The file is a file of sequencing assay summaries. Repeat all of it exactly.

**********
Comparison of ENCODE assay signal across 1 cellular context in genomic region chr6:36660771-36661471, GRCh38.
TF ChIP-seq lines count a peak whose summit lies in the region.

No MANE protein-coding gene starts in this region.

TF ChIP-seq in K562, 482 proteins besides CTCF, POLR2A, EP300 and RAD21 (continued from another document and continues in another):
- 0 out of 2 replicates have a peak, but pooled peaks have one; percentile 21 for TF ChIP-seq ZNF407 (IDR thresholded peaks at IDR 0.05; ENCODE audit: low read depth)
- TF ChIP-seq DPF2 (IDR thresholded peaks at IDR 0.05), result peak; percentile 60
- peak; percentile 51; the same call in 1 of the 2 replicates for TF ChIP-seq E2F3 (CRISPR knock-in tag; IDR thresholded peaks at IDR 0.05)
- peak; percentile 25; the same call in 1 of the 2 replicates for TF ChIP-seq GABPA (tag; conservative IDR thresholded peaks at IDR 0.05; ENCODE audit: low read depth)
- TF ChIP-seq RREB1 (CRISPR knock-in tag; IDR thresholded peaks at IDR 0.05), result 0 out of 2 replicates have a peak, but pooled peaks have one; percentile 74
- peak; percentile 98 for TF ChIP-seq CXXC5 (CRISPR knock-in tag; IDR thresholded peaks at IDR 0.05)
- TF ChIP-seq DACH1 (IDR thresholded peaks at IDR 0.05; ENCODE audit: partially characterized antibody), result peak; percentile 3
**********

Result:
Comparison of ENCODE assay signal across 1 cellular context in genomic region chr6:36660771-36661471, GRCh38.
TF ChIP-seq lines count a peak whose summit lies in the region.

No MANE protein-coding gene starts in this region.

TF ChIP-seq in K562, 482 proteins besides CTCF, POLR2A, EP300 and RAD21 (continued from another document and continues in another):
- 0 out of 2 replicates have a peak, but pooled peaks have one; percentile 21 for TF ChIP-seq ZNF407 (IDR thresholded peaks at IDR 0.05; ENCODE audit: low read depth)
- TF ChIP-seq DPF2 (IDR thresholded peaks at IDR 0.05), result peak; percentile 60
- peak; percentile 51; the same call in 1 of the 2 replicates for TF ChIP-seq E2F3 (CRISPR knock-in tag; IDR thresholded peaks at IDR 0.05)
- peak; percentile 25; the same call in 1 of the 2 replicates for TF ChIP-seq GABPA (tag; conservative IDR thresholded peaks at IDR 0.05; ENCODE audit: low read depth)
- TF ChIP-seq RREB1 (CRISPR knock-in tag; IDR thresholded peaks at IDR 0.05), result 0 out of 2 replicates have a peak, but pooled peaks have one; percentile 74
- peak; percentile 98 for TF ChIP-seq CXXC5 (CRISPR knock-in tag; IDR thresholded peaks at IDR 0.05)
- TF ChIP-seq DACH1 (IDR thresholded peaks at IDR 0.05; ENCODE audit: partially characterized antibody), result peak; percentile 3